Commercially available polyepoxy reactants suitable for use in the present reaction include D.E.N. epoxy Novolac resins (supplied by Dow Chemical Company) and the like. These epoxy reactants are readily prepared by well known procedures, such as the procedure outlined on pages 10 through 21 of Chapter 2 of HANDBOOK OF EPOXY RESINS by Henry Lee and Kris Neville, published by McGraw Hill Book Company, 1967.

The products of this invention can be homopolymerized to hard chemically resistant films and coatings which have good substrate substantivity. Alternatively, the present compounds, particularly the polyepoxide products, can be mixed with alkenyl ether, alkenyl ester, epoxide or acrylate monomers or polymers to impart rapid radiation curing properties in the presence of a cationic photoinitiator. Cross-linking copolymerizations can be carried out in the presence of air to produce highly desirable films and coatings which retain the desirable properties of both monomers or their polymerized derivatives. Curable compositions containing between about 0 and about 80% of a vinyl ether, an epoxide, an acrylate or a methacrylate comonomer or a polymer thereof and between about 20% and about 100% of the present epoxy vinyl ether in the presence of from about 0.05 to about 5 wt. % of a photoinitiator are suitable radiation curable coatings which are polymerized by exposure to UV light, electron beam, lazer emission or other source of radiation. Between about 2 and about 50 wt. % of the present product with from about 0.1 to about 5 wt. % of a conventional cationic photoinitiator, such as an onium salt including the triphenyl sulfonium salt of phosphorous hexafluoride, diphenyl iodium salt, tetrazolium chloride, phenyl onium salts or aryl alkyl onium salts cationic initiators and/or free radical initiators such as 1-hydrocyclohexyl phenyl ketone (e.g. IRGACURE 184), 2-hydroxy-2-methyl-1-phenyl-1- propane-1-one (DAROCUR 1173), 2,2-dichloro-1-(4-phenoxyphenyl) ethanone (SANDORAY 1000) and other free radical and cationic initiators which are suitably employed in this invention, as described by M.J.M. Abadie, Advantages and Development of Photochemical Initiators, in the European Coatings Journal 5/1988 pages 350-358, can be admixed With an acrylic compound normally not conducive to rapid cationic radiation curing, such as an acrylate or methacrylate comonomer, to effect curing within a few seconds exposure to a source of radiation. These coatings are applied to a substrate such as glass, ceramic, wood, plastic, metal and the like in thicknesses of from about 0.1 to about 5 mils. Additionally, the compounds of this invention, because of their sensitivity to polymerization by radiation, find application as photoresist materials.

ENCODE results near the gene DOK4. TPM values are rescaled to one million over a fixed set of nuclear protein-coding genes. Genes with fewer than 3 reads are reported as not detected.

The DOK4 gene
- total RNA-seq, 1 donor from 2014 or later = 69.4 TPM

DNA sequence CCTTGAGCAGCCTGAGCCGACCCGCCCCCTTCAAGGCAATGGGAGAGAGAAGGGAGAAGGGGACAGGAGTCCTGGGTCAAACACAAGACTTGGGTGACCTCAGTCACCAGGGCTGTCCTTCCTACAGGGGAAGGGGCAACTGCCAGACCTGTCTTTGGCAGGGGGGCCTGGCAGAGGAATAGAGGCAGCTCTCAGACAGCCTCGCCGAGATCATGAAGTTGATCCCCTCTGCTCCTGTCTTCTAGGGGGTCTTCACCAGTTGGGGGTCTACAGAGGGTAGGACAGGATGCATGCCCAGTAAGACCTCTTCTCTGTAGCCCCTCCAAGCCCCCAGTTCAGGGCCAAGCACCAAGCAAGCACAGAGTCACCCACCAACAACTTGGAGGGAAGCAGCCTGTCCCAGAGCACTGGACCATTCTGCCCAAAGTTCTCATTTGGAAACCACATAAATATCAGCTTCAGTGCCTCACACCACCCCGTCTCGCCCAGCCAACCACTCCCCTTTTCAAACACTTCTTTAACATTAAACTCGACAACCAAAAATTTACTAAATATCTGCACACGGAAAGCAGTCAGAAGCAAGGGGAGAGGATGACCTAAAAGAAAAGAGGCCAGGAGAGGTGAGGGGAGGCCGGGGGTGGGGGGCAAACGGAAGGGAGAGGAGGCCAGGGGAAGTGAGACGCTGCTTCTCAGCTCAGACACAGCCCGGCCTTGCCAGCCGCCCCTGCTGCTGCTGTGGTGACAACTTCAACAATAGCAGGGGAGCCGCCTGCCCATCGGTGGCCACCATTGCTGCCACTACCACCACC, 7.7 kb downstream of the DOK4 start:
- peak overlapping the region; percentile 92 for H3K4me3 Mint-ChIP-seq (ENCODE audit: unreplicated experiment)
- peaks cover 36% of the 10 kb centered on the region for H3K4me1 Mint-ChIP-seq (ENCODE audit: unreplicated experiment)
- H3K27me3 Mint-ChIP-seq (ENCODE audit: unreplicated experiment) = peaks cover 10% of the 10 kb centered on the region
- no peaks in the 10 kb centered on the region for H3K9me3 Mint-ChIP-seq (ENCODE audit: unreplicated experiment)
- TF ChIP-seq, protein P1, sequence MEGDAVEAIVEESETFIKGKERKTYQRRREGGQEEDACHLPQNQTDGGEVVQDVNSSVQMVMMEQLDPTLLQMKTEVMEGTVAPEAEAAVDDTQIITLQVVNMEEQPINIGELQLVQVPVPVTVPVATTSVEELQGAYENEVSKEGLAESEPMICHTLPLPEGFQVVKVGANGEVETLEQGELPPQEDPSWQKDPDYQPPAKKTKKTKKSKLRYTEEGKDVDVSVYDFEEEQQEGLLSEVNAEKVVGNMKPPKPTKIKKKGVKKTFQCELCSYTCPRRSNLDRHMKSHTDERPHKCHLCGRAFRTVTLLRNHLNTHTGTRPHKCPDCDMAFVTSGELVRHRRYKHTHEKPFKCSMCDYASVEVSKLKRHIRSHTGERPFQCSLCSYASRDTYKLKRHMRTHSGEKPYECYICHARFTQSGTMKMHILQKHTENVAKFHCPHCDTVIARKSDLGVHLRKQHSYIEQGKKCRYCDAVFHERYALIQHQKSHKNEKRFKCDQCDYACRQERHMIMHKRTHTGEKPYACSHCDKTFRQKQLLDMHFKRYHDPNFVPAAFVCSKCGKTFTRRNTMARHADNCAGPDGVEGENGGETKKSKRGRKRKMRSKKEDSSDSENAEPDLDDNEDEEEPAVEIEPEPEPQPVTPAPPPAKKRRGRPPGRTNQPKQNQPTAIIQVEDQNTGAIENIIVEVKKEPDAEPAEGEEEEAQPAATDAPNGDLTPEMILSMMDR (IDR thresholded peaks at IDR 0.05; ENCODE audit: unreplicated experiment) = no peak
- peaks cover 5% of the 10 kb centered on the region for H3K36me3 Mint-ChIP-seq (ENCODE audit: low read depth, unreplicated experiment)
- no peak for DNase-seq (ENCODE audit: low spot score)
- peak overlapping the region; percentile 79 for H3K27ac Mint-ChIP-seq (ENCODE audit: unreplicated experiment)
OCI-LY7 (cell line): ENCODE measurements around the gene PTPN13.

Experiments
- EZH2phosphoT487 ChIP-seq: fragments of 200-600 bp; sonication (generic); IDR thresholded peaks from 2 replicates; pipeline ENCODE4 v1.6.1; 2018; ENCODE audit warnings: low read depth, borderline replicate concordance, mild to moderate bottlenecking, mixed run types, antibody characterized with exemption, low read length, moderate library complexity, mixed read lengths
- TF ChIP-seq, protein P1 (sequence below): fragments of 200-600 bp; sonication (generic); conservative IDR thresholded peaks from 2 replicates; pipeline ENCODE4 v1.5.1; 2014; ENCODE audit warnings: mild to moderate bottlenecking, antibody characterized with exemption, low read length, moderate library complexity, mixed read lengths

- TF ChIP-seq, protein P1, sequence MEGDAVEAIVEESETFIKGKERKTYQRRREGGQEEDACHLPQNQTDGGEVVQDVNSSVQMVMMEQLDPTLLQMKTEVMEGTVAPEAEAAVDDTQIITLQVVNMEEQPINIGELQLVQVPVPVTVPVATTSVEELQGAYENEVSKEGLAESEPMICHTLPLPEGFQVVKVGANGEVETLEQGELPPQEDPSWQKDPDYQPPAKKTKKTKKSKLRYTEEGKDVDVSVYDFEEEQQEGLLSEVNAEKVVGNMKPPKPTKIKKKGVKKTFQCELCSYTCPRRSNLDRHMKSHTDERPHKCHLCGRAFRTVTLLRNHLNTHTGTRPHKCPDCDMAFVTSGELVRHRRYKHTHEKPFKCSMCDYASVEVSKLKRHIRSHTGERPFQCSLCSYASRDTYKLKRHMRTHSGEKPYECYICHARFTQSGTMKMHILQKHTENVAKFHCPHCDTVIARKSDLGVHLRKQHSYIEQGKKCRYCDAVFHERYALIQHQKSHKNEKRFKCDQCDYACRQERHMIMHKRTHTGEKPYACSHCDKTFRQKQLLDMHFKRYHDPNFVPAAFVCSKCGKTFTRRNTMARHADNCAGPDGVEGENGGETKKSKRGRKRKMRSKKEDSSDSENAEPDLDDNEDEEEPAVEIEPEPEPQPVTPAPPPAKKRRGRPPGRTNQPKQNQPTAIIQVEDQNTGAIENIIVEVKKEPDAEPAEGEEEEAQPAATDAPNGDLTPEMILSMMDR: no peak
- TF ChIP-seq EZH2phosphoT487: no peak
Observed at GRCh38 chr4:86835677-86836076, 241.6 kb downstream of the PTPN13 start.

Curing of the present compounds or their admixtures with comonomers can be effected in less than 1 second by exposure to between about 100 and about 800 millijoules/cm2 of UV light, between about 0.5 and about 5 megarads of electron beam exposure or equivalent radiation exposures.

Having generally described the invention reference is now had to the accompanying examples which illustrate preferred embodiments which are not to be construed as limiting to the scope of the invention more broadly defined above and in the appended claims.

EXAMPLE 1

D.E.N. 438 Epoxy Novolac Resin (1095 g.), 4-hydroxybutyl vinyl ether (446.5 g.) and potassium hydroxide 1.0 g. were charged into a 2-liter flask equipped with a mechanical stirrer, nitrogen inlet, thermometer, a condenser and a drying tube. The solution was heated at 150 C. for 72 hours under a blanket of nitrogen. Greater than 90% conversion to a gel-like product comprising ##STR10## was obtained.

EXAMPLE 2

D.E.N. 439 Epoxy Novolac Resin (1231.2 g.), the monovinyl ether of triethylene glycol (352.3 g.) and 3 g. of potassium hydroxide are charged into a 2-liter flask. The solution is heated at 120 C. for 24 hours and then at 150 C. for 72 hours. Greater than 90% conversion to a gel-like product comprising ##STR11## was obtained.

Patent Citations
Cited PatentFiling datePublication dateApplicantTitle
US4156035 *May 9, 1978May 22, 1979W. R. Grace & Co.Photocurable epoxy-acrylate compositions
US4347343 *Jan 21, 1981Aug 31, 1982The Dow Chemical CompanyThickened vinyl ester resin compositions
US4654379 *Dec 5, 1985Mar 31, 1987Allied CorporationSemi-interpenetrating polymer networks
Non-Patent Citations
Reference
1 *A. D. Ketley and Jung Hsien Tsao, J. Radiation Curing, Apr., 1979, p. 22.
2A. D. Ketley and Jung-Hsien Tsao, J. Radiation Curing, Apr., 1979, p. 22.
3B. L. Brann, "RadTech Europe '89: Conference Proceedings", Radtech Europe, Florence, 1989, p. 565.
4 *B. L. Brann, RadTech Europe 89: Conference Proceedings , Radtech Europe, Florence, 1989, p. 565.
5 *F. J. Vara and J. A. Dougherty, Water Borne and Higher Solids Coating Symposium, Feb. 1990, Vinyl Ethers in UV and EB Induced Cationic Curing .
6F. J. Vara and J. A. Dougherty, Water-Borne and Higher-Solids Coating Symposium, Feb. 1990, "Vinyl Ethers in UV and EB Induced Cationic Curing".